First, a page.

Key

A key is a cryptographic object used for identifying an asset on the network and for signing transactions.

Overview

The MakeOS network uses Public Key Infrastructure for handling identity, verifying ownership of resources, signing and authorizing actions targeted at these resources. MakeOS uses Ed25519 public-key signature system for all signing operations.

Key Types

There are two types of keys:

Standard Key

A standard key is an Ed25519 key that can own a Balance Account on the network. A standard key does not become connected to a network Balance Account until it receives an inbound blockchain transaction.

Standard keys are used to sign transactions that transfer the native coin or user-owned assets from one account to another.

Standard keys own every other resource on MakeOS and can be identified by their unique address which is generated using bech32 address format and begins with os1

PushKey

A push key is used to sign a git push transaction. When a developer is ready to push an update to their repository, they must sign the commit and create an authentication token (or Push Token) using a key.

A PushKey represents a repository contributor. Repository administrators or maintainers can assign privileges and issues to Push Key.

A Standard Key and PushKey both are Ed25519 keys except a Push Key cannot have a balance associated with it.

A PushKey is created and owned by a Balance Account. A repository admin can be created an Ed25519 key, register it on the network as a PushKey, add it as a contributor to their repository and send the key to an employee.

A PushKey does not pay its own network transaction fees. Instead, the Balance Account that registered it will be responsible for paying any fees incurred by the Push Key. For example, this model is useful for structures where an organization wishes to bear the cost of their employees contributions to a repository of their choosing.

A PushKey can have a fee cap that will prevent it from spending more than a maximum amount of the registrar account balance. It can also be limited to work with one or several repositories.

A PushKey is identified by a bech32 address prefixed with pk.

Keystore

The Kit client manages a keystore on the machine it is installed on. Ed25519 keys are stored in an encrypted format using a passphrase provided by the node owner.

Create a Key

Use the kit key create command to create a new key

Bash
Output
Bash
kit key create
Output
Your new key needs to be locked. Please enter a passphrase.
Passphrase> *****
Repeat Passphrase> *****
✅ Key successfully created!
- Address: os1m4aaslnzmdp4k3g52tk6eh94ghr547exvtcrkd

The new key file can be found in the keystore in$HOME/.kit/keystore.

You will be prompted to provide a passphrase which will be used to encrypt the new key. You can skip the interactive prompt by providing your passphrase directly using the--pass flag.

Create a Key to Use as a Push Key

A PushKey is also created using thekit key create command but with the addition of the --push flag.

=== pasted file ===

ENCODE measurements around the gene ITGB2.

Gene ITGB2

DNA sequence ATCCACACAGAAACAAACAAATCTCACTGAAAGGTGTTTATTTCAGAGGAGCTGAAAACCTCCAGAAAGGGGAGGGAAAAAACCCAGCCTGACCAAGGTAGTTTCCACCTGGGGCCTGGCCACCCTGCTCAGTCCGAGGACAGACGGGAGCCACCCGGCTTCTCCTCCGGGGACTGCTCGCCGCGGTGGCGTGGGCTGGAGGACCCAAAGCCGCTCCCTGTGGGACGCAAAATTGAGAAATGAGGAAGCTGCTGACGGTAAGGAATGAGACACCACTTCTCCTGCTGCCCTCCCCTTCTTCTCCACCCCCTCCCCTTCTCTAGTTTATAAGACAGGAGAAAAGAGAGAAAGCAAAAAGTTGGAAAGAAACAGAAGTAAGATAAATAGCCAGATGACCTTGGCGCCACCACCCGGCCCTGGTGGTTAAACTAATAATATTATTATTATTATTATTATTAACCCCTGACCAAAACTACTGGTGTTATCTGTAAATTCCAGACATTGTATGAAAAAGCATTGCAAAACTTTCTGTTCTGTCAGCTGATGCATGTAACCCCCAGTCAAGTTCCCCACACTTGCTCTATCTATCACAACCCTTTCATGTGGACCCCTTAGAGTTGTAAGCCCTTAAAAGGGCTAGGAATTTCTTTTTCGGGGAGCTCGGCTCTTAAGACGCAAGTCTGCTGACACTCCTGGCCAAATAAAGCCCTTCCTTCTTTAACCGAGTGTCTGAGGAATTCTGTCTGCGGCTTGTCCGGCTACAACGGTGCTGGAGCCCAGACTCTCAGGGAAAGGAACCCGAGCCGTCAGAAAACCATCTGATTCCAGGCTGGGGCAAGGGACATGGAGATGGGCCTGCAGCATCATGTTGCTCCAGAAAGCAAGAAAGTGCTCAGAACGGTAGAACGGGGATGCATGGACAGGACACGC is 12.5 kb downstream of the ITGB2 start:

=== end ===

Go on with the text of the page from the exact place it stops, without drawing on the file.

Bash
Output
Bash
kit key create --push
Output
Your new key needs to be locked. Please enter a passphrase.
Passphrase> ******
Repeat Passphrase> ******
✅ Key successfully created!
- Address: pk1wfx7vp8qfyv98cctvamqwec5xjrj48tpxaa77t

The --push flag will create a regular ed25519 key with keystore type set to push. This makes it possible to distinguish keys dedicated for pushing to a repository.

Get a Key

You can get or inspect a given key using the kit key get command.

Bash
Output
Bash
kit key get os1m4aaslnzmdp4k3g52tk6eh94ghr547exvtcrkd
Output
Passphrase> *****
✅ Key revealed successfully!
- User Address: os1m4aaslnzmdp4k3g52tk6eh94ghr547exvtcrkd
- Push Address: pk1wfx7vp8qfyv98cctvamqwec5xjrj48tpxaa77t
- Public Key: 48jVDAtY16aXwiccMvCT1UHawWvvoSTDJ7e6hHwM2K3wJvgn5sK

The command takes the address of the key or the keystore index of the key as an argument.

By default, the private key will not be returned in the output. Use the --show-key flag to force the private key to be rendered.

Both public and private keys are base58 encoded. This is the format all nodes will expect the keys to be represented in.

List all Keys on the Keystore

To see a list of keys in your keystore, use the kit key listcommand.

Bash
Output
Bash
kit key list
Output
Address Date Created Tag(s)
[0] os1m4aaslnzmdp4k3g52tk6eh94ghr547exvtcrkd 1 week ago
[1] pk1wfx7vp8qfyv98cctvamqwec5xjrj48tpxaa77t 1 week ago unprotected

This command outputs both regular and PushKeys.

Keys with an unprotected tag are those that were not created with a unique passphrase. All keys are encrypted but unprotected keys are encrypted with a default key which is equivalent to not adding a key at all.

Always use a strong passphrase to lock your keys.

Import Keys

You may need to import a private key from a different machine. Use the import the command to import an existing base58 encoded private key into your local keystore:

Bash
Output
Bash
kit key import "wetT9rgtetCHJ...GmzRUPU1SmrfNSy4j7DDJ"
Output
Passphrase> ******
Repeat Passphrase> ******
✅ Key imported successfully!
- Address: pk1wfx7vp8qfyv98cctvamqwec5xjrj48tpkfwme7